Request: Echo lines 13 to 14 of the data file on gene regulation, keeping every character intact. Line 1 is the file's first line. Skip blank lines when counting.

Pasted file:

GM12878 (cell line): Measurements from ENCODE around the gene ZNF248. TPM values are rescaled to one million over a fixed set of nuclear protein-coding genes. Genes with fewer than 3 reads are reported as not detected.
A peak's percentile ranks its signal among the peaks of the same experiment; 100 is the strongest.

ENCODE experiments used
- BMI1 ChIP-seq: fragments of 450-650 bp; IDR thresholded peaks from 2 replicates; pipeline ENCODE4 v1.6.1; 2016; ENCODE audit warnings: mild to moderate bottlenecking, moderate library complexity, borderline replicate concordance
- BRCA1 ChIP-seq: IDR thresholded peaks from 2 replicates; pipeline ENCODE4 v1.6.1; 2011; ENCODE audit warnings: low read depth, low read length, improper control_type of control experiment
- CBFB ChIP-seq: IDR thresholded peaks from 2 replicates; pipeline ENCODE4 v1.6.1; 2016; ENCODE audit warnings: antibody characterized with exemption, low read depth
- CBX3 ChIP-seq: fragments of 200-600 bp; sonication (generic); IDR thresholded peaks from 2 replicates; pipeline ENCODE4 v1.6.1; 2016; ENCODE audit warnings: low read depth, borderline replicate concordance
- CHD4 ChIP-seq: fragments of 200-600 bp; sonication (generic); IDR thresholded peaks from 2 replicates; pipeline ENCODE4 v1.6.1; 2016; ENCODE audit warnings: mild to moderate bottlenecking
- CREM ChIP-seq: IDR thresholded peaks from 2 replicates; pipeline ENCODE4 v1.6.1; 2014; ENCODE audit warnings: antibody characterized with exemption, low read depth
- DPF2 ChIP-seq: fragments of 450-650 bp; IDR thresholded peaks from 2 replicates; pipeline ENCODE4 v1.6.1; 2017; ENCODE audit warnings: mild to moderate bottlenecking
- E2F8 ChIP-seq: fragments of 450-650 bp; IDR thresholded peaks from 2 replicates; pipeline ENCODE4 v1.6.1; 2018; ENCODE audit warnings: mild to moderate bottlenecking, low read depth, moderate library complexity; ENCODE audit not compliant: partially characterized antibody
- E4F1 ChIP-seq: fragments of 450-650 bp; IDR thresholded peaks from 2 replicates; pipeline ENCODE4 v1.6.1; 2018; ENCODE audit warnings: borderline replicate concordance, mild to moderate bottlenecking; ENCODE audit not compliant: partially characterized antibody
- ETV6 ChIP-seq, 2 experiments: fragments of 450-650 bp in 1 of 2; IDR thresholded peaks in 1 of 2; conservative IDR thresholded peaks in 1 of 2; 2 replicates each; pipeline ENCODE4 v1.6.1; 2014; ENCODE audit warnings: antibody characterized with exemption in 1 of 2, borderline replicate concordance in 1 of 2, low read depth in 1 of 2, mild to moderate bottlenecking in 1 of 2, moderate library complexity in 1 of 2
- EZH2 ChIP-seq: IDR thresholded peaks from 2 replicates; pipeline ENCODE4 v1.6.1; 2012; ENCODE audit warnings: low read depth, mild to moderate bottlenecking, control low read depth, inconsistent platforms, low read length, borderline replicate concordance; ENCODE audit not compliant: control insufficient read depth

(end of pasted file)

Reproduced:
- ETV6 ChIP-seq, 2 experiments: fragments of 450-650 bp in 1 of 2; IDR thresholded peaks in 1 of 2; conservative IDR thresholded peaks in 1 of 2; 2 replicates each; pipeline ENCODE4 v1.6.1; 2014; ENCODE audit warnings: antibody characterized with exemption in 1 of 2, borderline replicate concordance in 1 of 2, low read depth in 1 of 2, mild to moderate bottlenecking in 1 of 2, moderate library complexity in 1 of 2
- EZH2 ChIP-seq: IDR thresholded peaks from 2 replicates; pipeline ENCODE4 v1.6.1; 2012; ENCODE audit warnings: low read depth, mild to moderate bottlenecking, control low read depth, inconsistent platforms, low read length, borderline replicate concordance; ENCODE audit not compliant: control insufficient read depth